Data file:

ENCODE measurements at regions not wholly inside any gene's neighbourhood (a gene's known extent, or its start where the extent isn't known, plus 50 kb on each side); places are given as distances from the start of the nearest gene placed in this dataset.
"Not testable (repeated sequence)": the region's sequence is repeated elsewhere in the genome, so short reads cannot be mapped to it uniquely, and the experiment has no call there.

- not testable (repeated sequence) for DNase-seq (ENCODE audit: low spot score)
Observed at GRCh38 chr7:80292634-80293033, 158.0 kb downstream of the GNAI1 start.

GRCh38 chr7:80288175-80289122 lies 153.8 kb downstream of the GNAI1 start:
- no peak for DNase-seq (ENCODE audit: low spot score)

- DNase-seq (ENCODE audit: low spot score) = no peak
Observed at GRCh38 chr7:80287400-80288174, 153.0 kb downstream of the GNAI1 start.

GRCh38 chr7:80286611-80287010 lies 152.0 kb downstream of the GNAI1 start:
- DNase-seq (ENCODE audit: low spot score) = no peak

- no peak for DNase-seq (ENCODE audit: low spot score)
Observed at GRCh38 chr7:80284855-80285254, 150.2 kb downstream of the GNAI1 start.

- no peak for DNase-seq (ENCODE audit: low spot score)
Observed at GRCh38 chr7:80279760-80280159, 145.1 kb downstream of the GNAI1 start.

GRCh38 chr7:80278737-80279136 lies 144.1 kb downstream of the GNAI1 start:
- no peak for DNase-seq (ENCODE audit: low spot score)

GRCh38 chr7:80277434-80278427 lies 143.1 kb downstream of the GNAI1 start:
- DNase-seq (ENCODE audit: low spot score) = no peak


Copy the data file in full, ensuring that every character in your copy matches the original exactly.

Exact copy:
ENCODE measurements at regions not wholly inside any gene's neighbourhood (a gene's known extent, or its start where the extent isn't known, plus 50 kb on each side); places are given as distances from the start of the nearest gene placed in this dataset.
"Not testable (repeated sequence)": the region's sequence is repeated elsewhere in the genome, so short reads cannot be mapped to it uniquely, and the experiment has no call there.

- not testable (repeated sequence) for DNase-seq (ENCODE audit: low spot score)
Observed at GRCh38 chr7:80292634-80293033, 158.0 kb downstream of the GNAI1 start.

GRCh38 chr7:80288175-80289122 lies 153.8 kb downstream of the GNAI1 start:
- no peak for DNase-seq (ENCODE audit: low spot score)

- DNase-seq (ENCODE audit: low spot score) = no peak
Observed at GRCh38 chr7:80287400-80288174, 153.0 kb downstream of the GNAI1 start.

GRCh38 chr7:80286611-80287010 lies 152.0 kb downstream of the GNAI1 start:
- DNase-seq (ENCODE audit: low spot score) = no peak

- no peak for DNase-seq (ENCODE audit: low spot score)
Observed at GRCh38 chr7:80284855-80285254, 150.2 kb downstream of the GNAI1 start.

- no peak for DNase-seq (ENCODE audit: low spot score)
Observed at GRCh38 chr7:80279760-80280159, 145.1 kb downstream of the GNAI1 start.

GRCh38 chr7:80278737-80279136 lies 144.1 kb downstream of the GNAI1 start:
- no peak for DNase-seq (ENCODE audit: low spot score)

GRCh38 chr7:80277434-80278427 lies 143.1 kb downstream of the GNAI1 start:
- DNase-seq (ENCODE audit: low spot score) = no peak